The much-touted special economic zones policy runs the risk of being reversed, in terms of attractive tax exemptions it offers, with the Government’s finances coming under stress, a study has said.
The study noted that tax incentives extended to SEZs may lead to a loss of four to five per cent of the total tax revenues.
“The (SEZ) policy is yet to be fully tested, especially with regard to the potential adverse impact on tax revenue and an increased disparity in development across regions. This could lead to some review of policy which will clearly affect developers’ plans,” a study by brokerage and investment banking firm CLSA has said.
With the government’s finances not in good shape, the potential for large tax revenue losses arising from the SEZs has been a key concern, it said.
“While tax receipts are increasing and fiscal deficit decreasing, many are arguing that India cannot afford the loss of tax revenue from export business growth in SEZs,” it said.
On one hand, Commerce Department’s refrain has been that without suitable tax concessions, developers would not invest and that corporate tax concessions apply to export incomes, while on the other questions have been raised by the Finance Ministry, RBI, IMF, WTO and OECD about “financial feasibility of the scheme”.
According to the Finance Ministry estimates, revenue loss from SEZs could be over 25 billion dollars, more than the earlier estimate of 23 billion dollars for the period 2007-10.
“Nevertheless, should revenue losses become too great there is a risk that the government could reverse the policy and reduce exemptions,” the study said.
However, the study goes on to add that a pick up in organised sector employment arising from the new SEZs should lead to improved tax administration which could partly offset losses due to tax concessions. So far, more than 600 SEZs have been cleared, of which 187 have been notified.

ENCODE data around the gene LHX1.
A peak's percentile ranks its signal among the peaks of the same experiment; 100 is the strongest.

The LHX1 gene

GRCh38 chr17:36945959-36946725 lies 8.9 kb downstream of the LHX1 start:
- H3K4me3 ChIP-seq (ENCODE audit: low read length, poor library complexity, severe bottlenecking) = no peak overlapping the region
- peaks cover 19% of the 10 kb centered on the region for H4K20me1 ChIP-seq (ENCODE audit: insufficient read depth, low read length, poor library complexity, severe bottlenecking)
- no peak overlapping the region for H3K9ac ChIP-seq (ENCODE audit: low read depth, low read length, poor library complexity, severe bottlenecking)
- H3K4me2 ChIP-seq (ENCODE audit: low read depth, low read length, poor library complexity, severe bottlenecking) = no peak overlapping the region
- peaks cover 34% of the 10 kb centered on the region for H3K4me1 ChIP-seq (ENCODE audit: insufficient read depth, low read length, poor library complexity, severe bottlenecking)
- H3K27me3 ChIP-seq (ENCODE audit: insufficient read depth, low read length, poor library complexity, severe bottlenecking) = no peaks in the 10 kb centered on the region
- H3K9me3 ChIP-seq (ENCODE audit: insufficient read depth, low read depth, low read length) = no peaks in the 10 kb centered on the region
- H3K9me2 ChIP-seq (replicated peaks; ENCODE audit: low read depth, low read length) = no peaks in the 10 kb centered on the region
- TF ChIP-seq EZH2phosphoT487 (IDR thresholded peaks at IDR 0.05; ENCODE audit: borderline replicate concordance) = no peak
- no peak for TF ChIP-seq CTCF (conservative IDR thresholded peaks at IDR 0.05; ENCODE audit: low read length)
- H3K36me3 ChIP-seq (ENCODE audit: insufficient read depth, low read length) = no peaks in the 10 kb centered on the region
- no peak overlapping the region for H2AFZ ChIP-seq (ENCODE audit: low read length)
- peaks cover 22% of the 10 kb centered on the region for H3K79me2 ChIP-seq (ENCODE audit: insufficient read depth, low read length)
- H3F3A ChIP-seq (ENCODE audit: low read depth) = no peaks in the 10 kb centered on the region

Another study conducted last year by think-tank CUTS had found that the revenue loss concerns of the Finance Ministry were notional and benefits accruing from the tax-free zones would exceed the potential tax losses.
The CLSA study further identifies extension of export schemes such as Software Technology Parks of India and Export Oriented Units beyond March 2009 as a factor that could affect the growth of zones.
Both the schemes provide similar incentives as the SEZs and industry has been lobbying with the government for their extension, the study said.
“More than 50 per cent (226) of the formally approved SEZs are IT/ITeS sector specific and the reversal of these schemes could cause a mismatch in supply and demand from IT and export manufacturing businesses, potentially affecting the ability of the developers to attract tenant businesses to their SEZs,” it said.
Land acquisition has also proved to be the biggest hurdle for SEZs, the study says. Amid rising land prices across the country, the SEZ policy has come under fire as a means of land grabbing by developers, allowing the removal of land in return for inadequate compensation and “conversion of valuable fertile farm land into industrial zones”.
The study estimates that projected investment in SEZs over the next 10 years could be 213 billion dollars, if 75 per cent of the formally approved zones and 25 per cent of the in-principle approved SEZ land is developed and operational.
Exports from the SEZs during the 10-year period could touch 352 billion dollars, nearly half of India’s total annual exports, with IT and ITeS SEZs contributing 30 per cent at 105 billion dollars.
The zones are also projected to create 14 million direct and indirect jobs, leading to a 30 per cent rise in the current organised employment….
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